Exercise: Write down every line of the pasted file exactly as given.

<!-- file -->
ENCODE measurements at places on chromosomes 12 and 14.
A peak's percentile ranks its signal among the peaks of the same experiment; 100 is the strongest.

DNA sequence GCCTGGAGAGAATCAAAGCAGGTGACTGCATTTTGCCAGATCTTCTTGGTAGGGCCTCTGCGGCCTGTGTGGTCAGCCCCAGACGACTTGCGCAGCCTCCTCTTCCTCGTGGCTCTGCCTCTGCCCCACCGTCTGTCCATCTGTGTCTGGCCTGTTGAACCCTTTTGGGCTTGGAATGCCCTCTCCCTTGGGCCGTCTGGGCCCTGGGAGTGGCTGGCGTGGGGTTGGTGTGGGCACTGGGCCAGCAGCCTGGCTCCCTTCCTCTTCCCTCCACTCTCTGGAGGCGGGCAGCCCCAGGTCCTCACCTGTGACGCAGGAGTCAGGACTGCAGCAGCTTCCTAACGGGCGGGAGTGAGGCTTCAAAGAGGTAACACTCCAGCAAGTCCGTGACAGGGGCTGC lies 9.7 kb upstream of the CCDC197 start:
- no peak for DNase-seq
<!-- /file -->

ENCODE measurements at places on chromosomes 12 and 14.
A peak's percentile ranks its signal among the peaks of the same experiment; 100 is the strongest.

DNA sequence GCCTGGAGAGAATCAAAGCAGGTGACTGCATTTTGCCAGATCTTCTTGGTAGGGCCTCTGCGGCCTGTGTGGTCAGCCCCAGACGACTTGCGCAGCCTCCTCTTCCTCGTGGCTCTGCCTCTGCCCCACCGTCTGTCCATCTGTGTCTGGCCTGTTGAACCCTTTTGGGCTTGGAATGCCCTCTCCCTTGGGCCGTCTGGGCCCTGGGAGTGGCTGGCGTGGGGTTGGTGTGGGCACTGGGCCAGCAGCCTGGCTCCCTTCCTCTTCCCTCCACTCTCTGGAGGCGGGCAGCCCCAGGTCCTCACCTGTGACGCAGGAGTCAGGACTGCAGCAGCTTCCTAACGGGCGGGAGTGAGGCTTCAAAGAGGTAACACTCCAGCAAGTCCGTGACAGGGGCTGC lies 9.7 kb upstream of the CCDC197 start:
- no peak for DNase-seq